You might have read here my post on the rumours of the HP 2133 Mini-note. About a month ago I managed to coerce one of the first 5 in Australia from the hands of the HP sales team here in Sydney. Because I didn’t want to annoy them and destroy the supplied Vista installation, I was limited to how much testing I could do with Linux on this. We did setup an 2GB SD card with Ubuntu that worked quite well. Certainly the Ubuntu desktop was a lot smoother in terms of performance than Vista. I also had a go with the SuSE image that comes with the Mini-note, though didn’t want to let it install to the hard disk. Again it ran quite well.
As far as a mobile device you can actually use it is way up there. The keyboard is really as big and useful as they claim, certainly better than some of the competition. Having a full aluminium shell makes it feel very solid, and should standup to everyday knocks and just shoving it into a bag – its main target market is college and school students, so it needs to hand. The screen is very clear – but of course being only 9″ diagonal wide-screen, I’m not sure I could use it as my main screen every day – the VGA port would definitely be made use of.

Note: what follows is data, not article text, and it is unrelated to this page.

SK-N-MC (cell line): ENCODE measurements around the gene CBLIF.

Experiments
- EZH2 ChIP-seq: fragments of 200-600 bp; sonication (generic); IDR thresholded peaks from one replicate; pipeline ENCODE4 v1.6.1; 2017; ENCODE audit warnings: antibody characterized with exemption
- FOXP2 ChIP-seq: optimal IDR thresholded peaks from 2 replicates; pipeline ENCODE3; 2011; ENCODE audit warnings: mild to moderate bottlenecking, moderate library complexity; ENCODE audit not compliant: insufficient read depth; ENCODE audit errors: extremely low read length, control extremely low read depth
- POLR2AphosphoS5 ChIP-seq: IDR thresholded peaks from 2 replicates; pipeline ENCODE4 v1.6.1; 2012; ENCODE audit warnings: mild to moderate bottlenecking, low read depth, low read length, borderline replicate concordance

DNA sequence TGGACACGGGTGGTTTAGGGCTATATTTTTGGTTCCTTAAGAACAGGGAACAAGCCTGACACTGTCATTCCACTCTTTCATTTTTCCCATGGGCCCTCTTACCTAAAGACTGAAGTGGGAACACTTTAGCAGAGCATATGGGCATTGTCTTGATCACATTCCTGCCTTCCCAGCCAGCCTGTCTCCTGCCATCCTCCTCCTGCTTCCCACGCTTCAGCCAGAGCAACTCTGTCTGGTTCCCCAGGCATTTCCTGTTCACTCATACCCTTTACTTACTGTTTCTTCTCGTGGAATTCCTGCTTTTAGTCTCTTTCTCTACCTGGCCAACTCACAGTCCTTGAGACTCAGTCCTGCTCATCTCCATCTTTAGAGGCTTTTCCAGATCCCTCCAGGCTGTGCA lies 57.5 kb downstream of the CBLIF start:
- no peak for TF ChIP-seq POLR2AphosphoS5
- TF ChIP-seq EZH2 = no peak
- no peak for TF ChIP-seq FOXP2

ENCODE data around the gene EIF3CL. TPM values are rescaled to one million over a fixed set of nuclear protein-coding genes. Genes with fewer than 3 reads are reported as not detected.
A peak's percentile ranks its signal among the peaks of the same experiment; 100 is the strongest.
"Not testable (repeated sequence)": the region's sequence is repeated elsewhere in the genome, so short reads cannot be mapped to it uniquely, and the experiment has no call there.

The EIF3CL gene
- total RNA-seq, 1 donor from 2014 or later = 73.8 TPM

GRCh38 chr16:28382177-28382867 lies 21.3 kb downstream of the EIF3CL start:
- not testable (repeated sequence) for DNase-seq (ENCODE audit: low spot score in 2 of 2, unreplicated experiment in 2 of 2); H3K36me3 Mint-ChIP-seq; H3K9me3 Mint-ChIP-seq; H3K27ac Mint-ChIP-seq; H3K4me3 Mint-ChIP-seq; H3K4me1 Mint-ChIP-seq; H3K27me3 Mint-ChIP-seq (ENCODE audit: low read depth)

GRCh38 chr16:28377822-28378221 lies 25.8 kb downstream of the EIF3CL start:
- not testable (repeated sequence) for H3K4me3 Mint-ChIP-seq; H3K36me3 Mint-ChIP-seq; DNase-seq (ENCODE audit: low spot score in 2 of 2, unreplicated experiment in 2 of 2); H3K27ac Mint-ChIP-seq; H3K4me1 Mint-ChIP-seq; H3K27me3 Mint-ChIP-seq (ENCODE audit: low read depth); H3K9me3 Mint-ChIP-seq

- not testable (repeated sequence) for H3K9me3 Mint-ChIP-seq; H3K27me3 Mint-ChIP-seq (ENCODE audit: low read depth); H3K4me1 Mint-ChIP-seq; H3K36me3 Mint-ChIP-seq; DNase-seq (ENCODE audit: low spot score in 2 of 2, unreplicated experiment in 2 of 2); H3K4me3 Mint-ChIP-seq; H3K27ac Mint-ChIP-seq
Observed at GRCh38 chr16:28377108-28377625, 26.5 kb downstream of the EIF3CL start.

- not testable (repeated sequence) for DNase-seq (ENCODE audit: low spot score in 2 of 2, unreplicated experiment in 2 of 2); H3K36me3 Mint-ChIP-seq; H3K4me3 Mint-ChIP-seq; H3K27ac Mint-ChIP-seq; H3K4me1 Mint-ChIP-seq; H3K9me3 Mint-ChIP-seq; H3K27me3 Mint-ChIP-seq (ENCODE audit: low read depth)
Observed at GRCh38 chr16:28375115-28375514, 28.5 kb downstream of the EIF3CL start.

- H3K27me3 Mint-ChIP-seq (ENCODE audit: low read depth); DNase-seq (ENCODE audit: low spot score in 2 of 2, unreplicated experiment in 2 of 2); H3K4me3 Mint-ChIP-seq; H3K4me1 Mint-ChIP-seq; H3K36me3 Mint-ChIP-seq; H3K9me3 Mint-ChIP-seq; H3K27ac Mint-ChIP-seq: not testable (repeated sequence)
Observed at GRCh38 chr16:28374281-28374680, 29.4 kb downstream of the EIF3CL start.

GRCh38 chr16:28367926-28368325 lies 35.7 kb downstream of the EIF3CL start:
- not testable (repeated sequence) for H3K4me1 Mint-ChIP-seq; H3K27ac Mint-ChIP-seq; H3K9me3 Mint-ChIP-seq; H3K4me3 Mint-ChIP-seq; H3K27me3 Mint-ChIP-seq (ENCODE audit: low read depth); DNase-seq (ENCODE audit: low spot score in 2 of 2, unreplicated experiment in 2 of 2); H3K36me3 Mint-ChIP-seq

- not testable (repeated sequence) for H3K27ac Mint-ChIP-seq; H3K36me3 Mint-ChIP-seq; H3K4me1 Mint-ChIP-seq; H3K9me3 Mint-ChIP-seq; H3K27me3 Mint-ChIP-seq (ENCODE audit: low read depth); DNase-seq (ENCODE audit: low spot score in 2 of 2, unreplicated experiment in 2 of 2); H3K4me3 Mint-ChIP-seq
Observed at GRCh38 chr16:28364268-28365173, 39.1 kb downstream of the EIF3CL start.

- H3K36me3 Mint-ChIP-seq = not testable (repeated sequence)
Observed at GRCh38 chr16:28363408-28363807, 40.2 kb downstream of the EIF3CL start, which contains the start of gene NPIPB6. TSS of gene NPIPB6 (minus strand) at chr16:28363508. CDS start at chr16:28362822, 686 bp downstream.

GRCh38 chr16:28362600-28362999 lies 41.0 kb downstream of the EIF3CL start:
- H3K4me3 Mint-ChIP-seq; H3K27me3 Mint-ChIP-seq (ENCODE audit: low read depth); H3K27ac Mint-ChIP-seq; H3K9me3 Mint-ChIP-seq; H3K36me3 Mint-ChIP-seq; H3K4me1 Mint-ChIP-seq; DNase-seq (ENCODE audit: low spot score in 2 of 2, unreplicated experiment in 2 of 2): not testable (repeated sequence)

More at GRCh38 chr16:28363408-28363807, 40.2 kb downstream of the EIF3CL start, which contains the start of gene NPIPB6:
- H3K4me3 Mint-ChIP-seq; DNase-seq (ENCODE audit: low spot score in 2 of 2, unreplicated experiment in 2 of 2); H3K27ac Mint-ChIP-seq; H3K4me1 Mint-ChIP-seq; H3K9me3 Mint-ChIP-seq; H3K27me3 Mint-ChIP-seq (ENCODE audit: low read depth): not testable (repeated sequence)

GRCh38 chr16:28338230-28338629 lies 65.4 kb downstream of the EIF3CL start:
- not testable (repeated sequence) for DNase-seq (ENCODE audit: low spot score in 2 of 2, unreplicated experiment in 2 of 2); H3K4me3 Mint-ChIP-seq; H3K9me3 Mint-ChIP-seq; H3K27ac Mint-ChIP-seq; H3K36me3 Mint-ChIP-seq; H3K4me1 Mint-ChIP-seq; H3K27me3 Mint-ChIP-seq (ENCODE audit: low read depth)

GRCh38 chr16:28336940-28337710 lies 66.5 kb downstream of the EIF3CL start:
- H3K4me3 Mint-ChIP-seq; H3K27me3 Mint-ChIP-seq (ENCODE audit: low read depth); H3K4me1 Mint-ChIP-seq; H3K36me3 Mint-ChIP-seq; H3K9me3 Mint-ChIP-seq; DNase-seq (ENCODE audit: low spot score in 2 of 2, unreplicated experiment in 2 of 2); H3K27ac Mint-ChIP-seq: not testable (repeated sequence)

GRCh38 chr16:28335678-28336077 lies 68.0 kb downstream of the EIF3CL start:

I took it along to the monthly SLUG meeting and follow-on dinner to give it an informal spruik. It provoked quite an interest and envy – I expect it might make a few people’s wish list. Unfortunately I had to give this one back. I think it is quite likely this form-factor is on the rise, particular as performance actually becomes useful, and battery life allows one to work on the road (though at the moment a spare battery is a necessity to cover a full working day). There is only so much you can do with a PDA or a Smartphone – a ultra-mobile mini-notebook with good networkability and running a nicely integrated version of Linux may well “make it”.
The photo below show it running Ubuntu next to my regular laptop (with a 15.1″ 4:3 screen).